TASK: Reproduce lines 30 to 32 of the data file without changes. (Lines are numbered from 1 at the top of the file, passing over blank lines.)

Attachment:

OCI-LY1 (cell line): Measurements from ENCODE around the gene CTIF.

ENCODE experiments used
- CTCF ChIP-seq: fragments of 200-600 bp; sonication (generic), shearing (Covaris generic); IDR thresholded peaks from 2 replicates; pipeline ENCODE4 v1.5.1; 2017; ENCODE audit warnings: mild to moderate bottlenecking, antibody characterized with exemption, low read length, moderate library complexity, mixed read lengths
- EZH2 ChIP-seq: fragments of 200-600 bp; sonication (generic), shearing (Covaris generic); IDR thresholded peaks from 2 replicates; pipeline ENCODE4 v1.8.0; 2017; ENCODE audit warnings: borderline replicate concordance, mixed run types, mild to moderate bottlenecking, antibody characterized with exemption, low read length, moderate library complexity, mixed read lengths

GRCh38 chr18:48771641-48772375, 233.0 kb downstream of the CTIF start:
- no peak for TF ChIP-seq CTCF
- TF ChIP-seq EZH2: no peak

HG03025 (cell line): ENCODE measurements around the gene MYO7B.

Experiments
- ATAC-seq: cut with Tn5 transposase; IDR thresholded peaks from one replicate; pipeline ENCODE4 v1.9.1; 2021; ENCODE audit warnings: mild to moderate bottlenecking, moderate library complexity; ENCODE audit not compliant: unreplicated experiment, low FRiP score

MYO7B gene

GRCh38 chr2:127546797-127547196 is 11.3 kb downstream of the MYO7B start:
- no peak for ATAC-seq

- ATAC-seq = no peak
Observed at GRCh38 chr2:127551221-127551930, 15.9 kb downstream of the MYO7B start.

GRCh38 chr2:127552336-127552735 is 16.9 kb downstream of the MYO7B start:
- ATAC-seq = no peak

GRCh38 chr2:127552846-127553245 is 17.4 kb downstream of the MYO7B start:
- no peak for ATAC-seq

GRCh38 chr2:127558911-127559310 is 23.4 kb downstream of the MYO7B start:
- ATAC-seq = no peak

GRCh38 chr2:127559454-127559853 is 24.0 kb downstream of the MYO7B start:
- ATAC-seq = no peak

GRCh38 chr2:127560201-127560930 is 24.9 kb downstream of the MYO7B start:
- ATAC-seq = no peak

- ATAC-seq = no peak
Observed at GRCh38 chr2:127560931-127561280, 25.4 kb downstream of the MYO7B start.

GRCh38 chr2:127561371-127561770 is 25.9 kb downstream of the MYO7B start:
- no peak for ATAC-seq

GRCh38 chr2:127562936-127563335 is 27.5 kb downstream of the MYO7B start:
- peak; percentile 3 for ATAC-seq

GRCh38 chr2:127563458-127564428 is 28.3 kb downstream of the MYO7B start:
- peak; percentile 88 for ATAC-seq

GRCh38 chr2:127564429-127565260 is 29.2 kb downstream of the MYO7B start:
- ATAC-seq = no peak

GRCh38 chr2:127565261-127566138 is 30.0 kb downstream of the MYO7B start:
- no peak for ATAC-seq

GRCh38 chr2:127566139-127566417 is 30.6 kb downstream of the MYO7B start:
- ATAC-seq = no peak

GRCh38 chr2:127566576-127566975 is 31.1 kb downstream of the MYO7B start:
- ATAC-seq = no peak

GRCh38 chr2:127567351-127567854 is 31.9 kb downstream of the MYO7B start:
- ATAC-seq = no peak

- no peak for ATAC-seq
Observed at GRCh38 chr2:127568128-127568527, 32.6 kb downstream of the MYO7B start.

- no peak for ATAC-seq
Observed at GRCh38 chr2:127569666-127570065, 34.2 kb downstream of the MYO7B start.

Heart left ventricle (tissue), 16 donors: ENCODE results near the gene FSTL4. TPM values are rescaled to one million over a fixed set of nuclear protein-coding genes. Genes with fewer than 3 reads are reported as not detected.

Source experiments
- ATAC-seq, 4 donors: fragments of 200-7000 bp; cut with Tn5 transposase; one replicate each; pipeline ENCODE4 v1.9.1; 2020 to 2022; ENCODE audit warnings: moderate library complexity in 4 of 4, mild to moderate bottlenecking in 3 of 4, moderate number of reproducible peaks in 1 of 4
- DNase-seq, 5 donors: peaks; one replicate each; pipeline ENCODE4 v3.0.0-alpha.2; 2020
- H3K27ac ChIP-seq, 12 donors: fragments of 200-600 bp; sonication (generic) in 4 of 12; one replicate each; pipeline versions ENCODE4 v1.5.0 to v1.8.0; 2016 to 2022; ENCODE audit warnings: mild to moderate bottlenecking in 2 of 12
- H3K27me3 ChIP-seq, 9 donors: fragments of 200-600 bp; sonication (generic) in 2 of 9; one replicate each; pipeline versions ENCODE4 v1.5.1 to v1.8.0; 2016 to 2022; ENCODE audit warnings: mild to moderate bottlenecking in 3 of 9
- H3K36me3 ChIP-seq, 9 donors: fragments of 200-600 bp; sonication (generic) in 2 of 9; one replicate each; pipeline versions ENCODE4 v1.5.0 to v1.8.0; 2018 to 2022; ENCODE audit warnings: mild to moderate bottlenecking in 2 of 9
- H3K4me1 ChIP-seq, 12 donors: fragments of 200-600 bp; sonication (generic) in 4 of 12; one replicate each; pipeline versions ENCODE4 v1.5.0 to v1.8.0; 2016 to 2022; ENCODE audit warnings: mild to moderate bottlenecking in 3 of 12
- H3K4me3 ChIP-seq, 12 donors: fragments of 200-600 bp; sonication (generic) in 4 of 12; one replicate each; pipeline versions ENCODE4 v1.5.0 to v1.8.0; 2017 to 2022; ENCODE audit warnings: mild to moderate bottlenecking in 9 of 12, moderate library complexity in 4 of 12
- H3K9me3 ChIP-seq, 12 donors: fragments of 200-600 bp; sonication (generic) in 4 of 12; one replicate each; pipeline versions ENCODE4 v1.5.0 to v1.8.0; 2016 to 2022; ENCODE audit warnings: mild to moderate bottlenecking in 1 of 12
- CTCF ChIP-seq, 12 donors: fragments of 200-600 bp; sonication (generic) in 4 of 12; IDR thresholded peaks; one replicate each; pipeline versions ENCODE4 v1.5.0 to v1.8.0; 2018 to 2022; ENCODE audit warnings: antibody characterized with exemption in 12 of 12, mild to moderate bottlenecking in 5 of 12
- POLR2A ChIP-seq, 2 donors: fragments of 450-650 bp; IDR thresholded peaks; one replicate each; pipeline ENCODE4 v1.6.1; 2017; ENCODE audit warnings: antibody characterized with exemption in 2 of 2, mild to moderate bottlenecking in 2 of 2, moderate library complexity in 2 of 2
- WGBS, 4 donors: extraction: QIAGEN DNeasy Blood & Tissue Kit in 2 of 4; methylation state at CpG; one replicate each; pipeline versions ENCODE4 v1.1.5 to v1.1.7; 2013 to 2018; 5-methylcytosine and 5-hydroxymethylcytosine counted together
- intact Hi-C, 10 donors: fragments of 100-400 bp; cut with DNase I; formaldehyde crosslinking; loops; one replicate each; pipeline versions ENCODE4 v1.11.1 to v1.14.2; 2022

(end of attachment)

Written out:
GRCh38 chr2:127562936-127563335 is 27.5 kb downstream of the MYO7B start:
- peak; percentile 3 for ATAC-seq

GRCh38 chr2:127563458-127564428 is 28.3 kb downstream of the MYO7B start: